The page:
The Audi A8 is a genuine contender for the world heavyweight championship, the full-size luxury sedan category, now topped by the Mercedes-Benz S-Class. But with the A8’s long wheelbase for interior room, its aluminum space frame for lightness, and its available 12-cylinder engine for spectacularness, it feels kingly.
It’s not just that unique W12 flagship engine that makes the car stand out. The lineup includes three other engines, including a new supercharged V6, a turbodiesel V6, and a twin-turbo V8s. And that’s not counting the S8 with a more powerful version of that V8.
The supercharged 3.0-liter V6 is the base engine, making 333 horsepower and 325 pound-feet of torque while getting 29 highway mpg. The 3.0-liter turbodiesel TDI makes 240 hp and 406 pound-feet of torque, while getting 36 combined mpg with a range of more than 800 miles to a tank of gas, numbers we achieved at 80 mph on a weekend road trip.
The 4.0-liter twin-turbo V8 makes 435 horsepower, which is pretty impressive until you try on the 6.3-liter W12 that makes 500 horsepower with 488 pound-feet of torque and accelerates from 0 to 60 mph in 4.4 seconds.
The biggest change for 2016 is that the shorter wheelbase A8 has been dropped for North American import. There’s also a new model, the A8 Sport with the V8, which takes on aggressive front and rear fascias that visually give it a touch of S8.
An 8-speed automatic transmission and Quattro all-wheel drive are standard in the A8, with the torque split 60/40 to the rear under normal driving conditions, while moving to 60 percent at the front if traction is needed there.
The base price of the A8 3.0T with the supercharged V6 engine is $81,500. Standard equipment includes leather, navigation, LED headlights, satellite radio, Bose sound system, Bluetooth, front and rear climate control, and sunroof. Everything that moves is power-operated.
Option packages start jacking the price way up, including ventilated seats, 19-inch wheels with all-season tires, leather console and armrests. Stand-alone options include night vision and rear-seat entertainment, and a 14-watt, 19-speaker Bang & Olufsen Advanced sound system.
There’s a Sport plus package that includes dynamic steering, adaptive air suspension, 265/40-series summer tires, and the same differential that’s used on the S8.
The A8 sheetmetal is handsome but subdued. The long hood works complements the width of the car. The LEDs used front and rear for parking lights look upscale.
The cockpit has real panache, and doesn’t appear to have missed a detail, not in the wood, leather, aluminum or plastic, in their many lines, surfaces, textures and knobs, not to mention the suede headliner. The effect is exciting without being distracting, lavish and radiant while being restrained and careful. One example is the shift lever that copies the throttle in a yacht, although we must say it looks something like a putter poking out of a golf bag. With the top Bang & Olufsen sound system, two tweeters rise from the dash on startup.
There is all-day comfort in the front seats, with available adjustment from 22 different directions. The two power-adjustable seats on the rear bench are lavish enough that the driver must just want to ride back there instead, especially since there is available entertainment with a 20GB hard drive and two 10.2-inch screens; there’s even a folding table. The right seat has a footrest while the left seat can recline and massage you. There’s separate climate control for the rear. We say spring for the optional two-panel panoramic sunroof.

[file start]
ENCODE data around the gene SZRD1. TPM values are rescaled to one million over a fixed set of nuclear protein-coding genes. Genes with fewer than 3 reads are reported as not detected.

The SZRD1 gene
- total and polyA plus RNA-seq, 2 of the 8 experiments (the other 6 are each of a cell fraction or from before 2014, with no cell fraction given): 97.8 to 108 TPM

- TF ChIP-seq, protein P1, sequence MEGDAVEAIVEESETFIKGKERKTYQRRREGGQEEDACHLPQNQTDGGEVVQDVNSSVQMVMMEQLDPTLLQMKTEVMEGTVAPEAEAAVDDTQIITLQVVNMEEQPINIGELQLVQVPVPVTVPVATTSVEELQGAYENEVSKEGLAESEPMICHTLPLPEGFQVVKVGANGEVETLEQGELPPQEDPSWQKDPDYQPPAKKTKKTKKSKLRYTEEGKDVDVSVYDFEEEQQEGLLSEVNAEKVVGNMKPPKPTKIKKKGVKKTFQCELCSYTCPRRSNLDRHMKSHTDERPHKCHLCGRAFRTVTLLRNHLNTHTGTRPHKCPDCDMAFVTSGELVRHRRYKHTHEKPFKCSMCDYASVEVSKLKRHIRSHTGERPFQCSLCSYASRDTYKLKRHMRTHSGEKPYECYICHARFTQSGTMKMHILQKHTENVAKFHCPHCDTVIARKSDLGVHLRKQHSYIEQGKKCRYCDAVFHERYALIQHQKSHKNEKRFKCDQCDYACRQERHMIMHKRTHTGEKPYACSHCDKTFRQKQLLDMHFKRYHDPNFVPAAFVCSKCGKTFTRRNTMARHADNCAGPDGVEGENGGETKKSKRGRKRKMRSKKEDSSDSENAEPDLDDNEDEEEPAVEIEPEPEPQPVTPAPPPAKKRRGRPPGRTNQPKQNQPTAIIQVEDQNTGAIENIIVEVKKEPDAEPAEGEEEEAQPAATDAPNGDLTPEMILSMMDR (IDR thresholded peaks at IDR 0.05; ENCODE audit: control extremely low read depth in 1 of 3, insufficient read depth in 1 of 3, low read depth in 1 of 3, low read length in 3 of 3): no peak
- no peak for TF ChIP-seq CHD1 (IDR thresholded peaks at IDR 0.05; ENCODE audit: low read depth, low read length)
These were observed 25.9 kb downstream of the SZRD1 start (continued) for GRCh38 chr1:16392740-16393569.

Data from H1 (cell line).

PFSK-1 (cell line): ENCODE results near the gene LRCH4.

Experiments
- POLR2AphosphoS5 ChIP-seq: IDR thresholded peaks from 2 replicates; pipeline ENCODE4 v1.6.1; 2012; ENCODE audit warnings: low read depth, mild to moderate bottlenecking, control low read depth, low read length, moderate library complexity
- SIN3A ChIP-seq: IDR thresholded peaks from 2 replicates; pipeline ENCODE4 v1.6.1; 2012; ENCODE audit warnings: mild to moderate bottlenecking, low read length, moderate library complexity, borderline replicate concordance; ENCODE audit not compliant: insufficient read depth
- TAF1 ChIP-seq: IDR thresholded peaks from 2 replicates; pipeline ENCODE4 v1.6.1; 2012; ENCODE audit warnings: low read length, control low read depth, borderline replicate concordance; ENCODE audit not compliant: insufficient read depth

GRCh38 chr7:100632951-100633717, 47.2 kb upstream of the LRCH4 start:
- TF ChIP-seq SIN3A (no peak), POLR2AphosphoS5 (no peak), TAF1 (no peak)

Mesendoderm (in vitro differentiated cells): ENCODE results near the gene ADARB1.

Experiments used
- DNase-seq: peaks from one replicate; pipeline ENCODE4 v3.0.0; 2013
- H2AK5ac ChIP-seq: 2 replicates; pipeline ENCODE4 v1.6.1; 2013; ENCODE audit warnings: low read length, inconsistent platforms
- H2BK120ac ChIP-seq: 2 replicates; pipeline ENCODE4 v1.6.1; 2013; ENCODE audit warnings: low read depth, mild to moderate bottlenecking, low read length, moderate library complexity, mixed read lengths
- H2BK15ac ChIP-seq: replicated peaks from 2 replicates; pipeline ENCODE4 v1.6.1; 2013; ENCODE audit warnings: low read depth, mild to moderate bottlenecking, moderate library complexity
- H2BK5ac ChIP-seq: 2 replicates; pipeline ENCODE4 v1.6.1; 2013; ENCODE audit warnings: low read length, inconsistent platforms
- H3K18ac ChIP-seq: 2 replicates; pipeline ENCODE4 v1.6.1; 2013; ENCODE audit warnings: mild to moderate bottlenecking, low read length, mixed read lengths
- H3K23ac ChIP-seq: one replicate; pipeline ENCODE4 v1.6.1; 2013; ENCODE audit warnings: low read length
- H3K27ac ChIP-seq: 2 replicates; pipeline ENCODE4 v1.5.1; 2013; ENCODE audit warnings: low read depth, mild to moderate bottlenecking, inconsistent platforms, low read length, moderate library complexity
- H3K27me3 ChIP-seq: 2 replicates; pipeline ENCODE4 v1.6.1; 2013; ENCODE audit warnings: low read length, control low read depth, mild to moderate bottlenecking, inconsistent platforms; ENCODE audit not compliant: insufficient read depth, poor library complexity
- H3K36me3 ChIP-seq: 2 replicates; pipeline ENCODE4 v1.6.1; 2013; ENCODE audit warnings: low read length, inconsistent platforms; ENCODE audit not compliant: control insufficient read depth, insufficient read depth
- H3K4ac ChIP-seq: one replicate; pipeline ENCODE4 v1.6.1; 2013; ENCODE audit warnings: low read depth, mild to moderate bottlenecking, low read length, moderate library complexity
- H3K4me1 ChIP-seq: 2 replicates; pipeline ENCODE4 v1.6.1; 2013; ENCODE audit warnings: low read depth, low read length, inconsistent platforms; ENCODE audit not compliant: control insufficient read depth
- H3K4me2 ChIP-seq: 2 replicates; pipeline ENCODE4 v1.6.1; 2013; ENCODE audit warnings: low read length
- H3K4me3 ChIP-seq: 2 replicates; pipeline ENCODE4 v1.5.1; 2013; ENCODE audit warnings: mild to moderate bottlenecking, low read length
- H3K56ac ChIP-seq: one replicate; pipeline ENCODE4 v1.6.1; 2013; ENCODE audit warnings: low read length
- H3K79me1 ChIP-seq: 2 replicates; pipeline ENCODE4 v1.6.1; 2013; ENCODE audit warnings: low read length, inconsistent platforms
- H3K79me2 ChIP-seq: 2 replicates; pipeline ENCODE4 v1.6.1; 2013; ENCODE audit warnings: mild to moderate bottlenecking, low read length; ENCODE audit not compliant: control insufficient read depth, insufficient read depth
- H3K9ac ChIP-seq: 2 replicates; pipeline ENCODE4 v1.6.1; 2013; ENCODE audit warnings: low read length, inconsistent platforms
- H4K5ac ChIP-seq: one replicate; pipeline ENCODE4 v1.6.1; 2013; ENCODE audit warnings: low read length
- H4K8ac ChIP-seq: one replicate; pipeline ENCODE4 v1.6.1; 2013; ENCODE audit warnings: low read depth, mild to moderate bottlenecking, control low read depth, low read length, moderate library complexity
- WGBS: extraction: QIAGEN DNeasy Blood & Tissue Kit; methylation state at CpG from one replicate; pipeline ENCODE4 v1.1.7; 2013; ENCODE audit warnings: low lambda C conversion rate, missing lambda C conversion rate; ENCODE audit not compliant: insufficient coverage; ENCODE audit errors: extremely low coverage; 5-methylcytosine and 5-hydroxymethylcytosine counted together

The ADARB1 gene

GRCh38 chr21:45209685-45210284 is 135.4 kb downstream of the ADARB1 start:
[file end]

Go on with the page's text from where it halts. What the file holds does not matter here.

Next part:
We like the Geeky in-car data services, but wonder if Google Maps, Google Earth and Bluetooth voice command is too much information. We like the steering-wheel controls but dislike the latest MMI, because it’s not intuitive and requires training. It’s a mouse-like rotating controller, with a scratchpad that enables you to spell out your desires. Your A8 can be turned into a WiFi hotspot with a subscription from T-Mobile.
The overall handing of the A8 is sophisticated and composed. But mostly, Audi has nailed the calibration of the 8-speed automatic transmission (or rather ZF the transmission supplier has), which always chooses the correct gear quickly, and simply and smoothly. Using the Drive Select system, in Comfort or Auto mode, the transmission short-shifts, meaning it upshifts casually and early; while if you floor it for passing, it will jump from eighth gear to third in a heartbeat, to bring on a rush of passing power.
Drive Select is the electronic godhead that governs engine, transmission, steering, and suspension feel, according to what the driver wants at the time, Dynamic, Comfort, Auto, and Individual for custom settings. It brings out the best in the car, from switchbacks to city to freeway cruising, although Dynamic makes the steering effort a bit high.
The base 3.0T supercharged V6 is fast and responsive, if not vibration free. The low-end speed from the supercharge boost and well-spaced gears in the transmission enable it to accelerate from 0 to 60 in 5.5 seconds. To compare, the 3.0 TDI diesel does 0-60 in 6.4 seconds, while being a bit noisier.
The thing about the A8 is you have four characters from which to choose among the four engines: supercharged V6, turbodiesel V6, turbocharged V8, and 12-cylinder. With the new Sport model, you can also choose to change the visual character, from standard sedan to sport sedan. Great transmission, carefully detailed cabin, and fine ride.